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  HOME | Central America

Chained Activists on Hunger Strike Demand Repeal of Costa Rica Trawling Law

SAN JOSE – Two activists are on hunger strike and chained to the bars surrounding Costa Rica’s presidential house to demand that the country’s leader Carlos Alvarado repeal a new law that revives the practice of sea trawling.

The two activists, who identified themselves only as Ana Maria and Melissa, told EFE that they had been chained up since Friday and that their hunger strike will continue until the president vetoes the law and “fulfills his campaign commitment” not to support it.

“Trawling is totally unsustainable from an environmental point of view and it even establishes an extractivist model in the country. We are supposed to have a sustainable development model and trawling would go against this. It would also have a great impact on coastal populations and artisanal fishermen,” Ana Maria told EFE.

The two women are assisted by other protesters who have set up tents and awnings to shelter them from the rain and sun.

On Oct. 22, Congress approved the “Law for the sustainable use of shrimp fishing” with 28 votes in favor and 18 against, in the second and final vote.

This fishing had been prohibited in Costa Rica since 2013 due to a ruling of the Constitutional Chamber that considered it threatening to the environment.

However, another recent ruling by the Constitutional Chamber did not find defects of unconstitutionality in the law that revives this activity, as a study by the state National Institute of Fisheries and Aquaculture, questioned by environmental organizations, indicates that the use of mechanisms to reduce bycatch are effective.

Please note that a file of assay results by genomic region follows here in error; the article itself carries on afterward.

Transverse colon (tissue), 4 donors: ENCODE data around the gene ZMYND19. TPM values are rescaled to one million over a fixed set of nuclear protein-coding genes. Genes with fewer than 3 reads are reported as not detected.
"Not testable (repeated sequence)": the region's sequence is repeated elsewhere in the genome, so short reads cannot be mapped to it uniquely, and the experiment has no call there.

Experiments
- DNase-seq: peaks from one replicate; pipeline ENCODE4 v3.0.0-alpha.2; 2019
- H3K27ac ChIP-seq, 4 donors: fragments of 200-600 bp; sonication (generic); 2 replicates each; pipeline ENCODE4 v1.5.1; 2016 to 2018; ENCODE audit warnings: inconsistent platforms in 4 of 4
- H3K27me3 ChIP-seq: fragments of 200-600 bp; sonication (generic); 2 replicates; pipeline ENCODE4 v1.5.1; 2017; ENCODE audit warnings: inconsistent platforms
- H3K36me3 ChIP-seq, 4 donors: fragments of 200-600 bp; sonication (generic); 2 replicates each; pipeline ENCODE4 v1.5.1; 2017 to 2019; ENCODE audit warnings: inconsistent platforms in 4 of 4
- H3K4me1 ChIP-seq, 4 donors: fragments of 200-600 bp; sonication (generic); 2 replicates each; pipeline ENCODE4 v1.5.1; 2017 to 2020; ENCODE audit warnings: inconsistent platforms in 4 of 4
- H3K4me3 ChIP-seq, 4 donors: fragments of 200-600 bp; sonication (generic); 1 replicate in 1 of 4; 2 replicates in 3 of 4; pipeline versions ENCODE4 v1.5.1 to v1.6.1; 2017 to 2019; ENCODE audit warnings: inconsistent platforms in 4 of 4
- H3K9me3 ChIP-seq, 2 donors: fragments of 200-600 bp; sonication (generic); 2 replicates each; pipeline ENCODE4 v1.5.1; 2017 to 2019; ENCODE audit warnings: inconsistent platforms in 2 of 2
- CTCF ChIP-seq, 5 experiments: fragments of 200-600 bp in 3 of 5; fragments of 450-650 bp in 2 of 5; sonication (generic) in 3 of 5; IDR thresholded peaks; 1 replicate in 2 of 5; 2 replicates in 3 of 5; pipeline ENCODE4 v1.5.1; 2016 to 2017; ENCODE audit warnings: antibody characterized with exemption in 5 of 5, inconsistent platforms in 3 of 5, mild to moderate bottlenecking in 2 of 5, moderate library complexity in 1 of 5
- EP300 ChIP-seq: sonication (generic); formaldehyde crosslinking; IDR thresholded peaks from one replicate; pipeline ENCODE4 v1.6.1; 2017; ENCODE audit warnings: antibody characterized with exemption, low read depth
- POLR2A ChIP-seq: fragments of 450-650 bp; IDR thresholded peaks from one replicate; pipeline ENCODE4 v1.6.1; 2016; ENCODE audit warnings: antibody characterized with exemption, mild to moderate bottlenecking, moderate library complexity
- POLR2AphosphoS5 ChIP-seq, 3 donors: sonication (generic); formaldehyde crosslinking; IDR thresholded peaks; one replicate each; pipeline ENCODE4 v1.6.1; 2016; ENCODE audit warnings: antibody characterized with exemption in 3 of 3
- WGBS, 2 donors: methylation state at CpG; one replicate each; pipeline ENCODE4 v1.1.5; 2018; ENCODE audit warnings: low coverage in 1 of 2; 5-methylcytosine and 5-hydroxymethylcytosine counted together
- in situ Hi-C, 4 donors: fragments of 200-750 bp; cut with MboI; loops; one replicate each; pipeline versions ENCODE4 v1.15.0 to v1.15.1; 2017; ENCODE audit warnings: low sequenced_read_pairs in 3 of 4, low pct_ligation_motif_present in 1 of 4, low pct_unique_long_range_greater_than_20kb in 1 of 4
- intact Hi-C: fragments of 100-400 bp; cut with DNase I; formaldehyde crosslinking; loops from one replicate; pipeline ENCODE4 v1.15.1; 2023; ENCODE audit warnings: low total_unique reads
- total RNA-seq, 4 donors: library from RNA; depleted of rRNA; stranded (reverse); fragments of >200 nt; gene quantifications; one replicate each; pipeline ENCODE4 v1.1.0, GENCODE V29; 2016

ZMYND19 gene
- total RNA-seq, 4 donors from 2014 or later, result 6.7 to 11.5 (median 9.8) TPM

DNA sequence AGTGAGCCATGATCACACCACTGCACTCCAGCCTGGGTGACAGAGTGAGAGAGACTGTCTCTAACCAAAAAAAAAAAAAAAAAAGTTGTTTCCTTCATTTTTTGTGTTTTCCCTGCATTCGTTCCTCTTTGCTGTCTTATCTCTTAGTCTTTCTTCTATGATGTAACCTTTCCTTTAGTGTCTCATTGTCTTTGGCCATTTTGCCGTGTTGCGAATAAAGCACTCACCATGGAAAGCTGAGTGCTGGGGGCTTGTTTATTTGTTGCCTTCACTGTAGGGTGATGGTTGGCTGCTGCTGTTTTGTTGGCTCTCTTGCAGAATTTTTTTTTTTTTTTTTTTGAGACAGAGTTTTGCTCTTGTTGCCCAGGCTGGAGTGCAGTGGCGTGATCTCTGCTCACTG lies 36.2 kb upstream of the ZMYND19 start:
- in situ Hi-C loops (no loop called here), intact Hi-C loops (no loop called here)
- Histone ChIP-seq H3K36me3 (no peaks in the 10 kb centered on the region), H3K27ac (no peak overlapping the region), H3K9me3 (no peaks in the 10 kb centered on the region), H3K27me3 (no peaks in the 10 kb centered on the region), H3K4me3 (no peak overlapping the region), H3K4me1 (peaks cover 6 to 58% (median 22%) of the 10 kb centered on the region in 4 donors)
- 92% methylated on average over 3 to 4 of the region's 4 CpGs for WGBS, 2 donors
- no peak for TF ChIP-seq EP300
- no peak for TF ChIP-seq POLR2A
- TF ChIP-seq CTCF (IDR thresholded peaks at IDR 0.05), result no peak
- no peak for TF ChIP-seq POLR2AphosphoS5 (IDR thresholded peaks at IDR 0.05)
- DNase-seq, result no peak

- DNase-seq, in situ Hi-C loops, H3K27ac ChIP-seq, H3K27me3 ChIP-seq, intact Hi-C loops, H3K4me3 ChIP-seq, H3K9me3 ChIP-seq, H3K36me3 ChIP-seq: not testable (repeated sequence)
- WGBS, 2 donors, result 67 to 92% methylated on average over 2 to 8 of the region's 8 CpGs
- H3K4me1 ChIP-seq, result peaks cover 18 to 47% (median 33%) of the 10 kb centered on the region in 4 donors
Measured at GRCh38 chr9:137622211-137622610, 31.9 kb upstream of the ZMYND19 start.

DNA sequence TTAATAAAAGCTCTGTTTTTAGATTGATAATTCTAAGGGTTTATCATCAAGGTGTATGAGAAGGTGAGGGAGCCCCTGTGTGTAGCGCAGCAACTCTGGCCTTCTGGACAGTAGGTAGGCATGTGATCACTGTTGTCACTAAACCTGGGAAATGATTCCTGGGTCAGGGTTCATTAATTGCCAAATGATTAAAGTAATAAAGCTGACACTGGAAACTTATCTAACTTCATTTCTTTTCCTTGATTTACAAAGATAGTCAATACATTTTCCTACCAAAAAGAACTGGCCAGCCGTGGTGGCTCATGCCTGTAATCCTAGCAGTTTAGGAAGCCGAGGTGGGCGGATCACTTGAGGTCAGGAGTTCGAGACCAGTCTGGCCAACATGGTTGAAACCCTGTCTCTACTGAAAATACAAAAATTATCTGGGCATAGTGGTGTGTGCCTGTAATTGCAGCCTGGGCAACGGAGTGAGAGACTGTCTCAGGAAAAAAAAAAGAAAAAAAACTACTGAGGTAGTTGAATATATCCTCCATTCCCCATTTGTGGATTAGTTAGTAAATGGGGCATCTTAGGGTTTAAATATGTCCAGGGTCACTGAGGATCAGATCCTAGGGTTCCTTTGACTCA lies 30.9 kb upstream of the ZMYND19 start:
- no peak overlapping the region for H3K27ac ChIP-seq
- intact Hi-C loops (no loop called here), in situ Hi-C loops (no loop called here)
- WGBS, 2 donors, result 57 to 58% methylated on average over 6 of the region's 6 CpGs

More than 100 organizations have asked the president to veto the law, including the MarViva Foundation, which defines trawling as “the towing of a large net on the seabed” that “catches many other species that do not constitute main objective of the activity, including fish of commercial and non-commercial interest, sharks, turtles, mollusks, crustaceans, urchins, starfish and other invertebrates.”

“Chains and weights are attached to the bottom of the net that act as a ballast that sweeps the bottom (of the seabed),” explained MarViva.

In addition, a group of eight deputies sent a letter to Alvarado to ask for a repeal.

The law has not yet been referred by Congress to the president. Once the president has the text in his hands, he has 10 days to decide whether to veto it or not.

The deputies who promoted this law see it is a way to increase jobs in coastal areas, which are the poorest in the country, and say that the technical and scientific studies carried out establish that with regulation and use of devices, fishing of other species is significantly reduced.

Environmental organizations and even the Ministry of the Environment have stated that the studies carried out are not robust.

 

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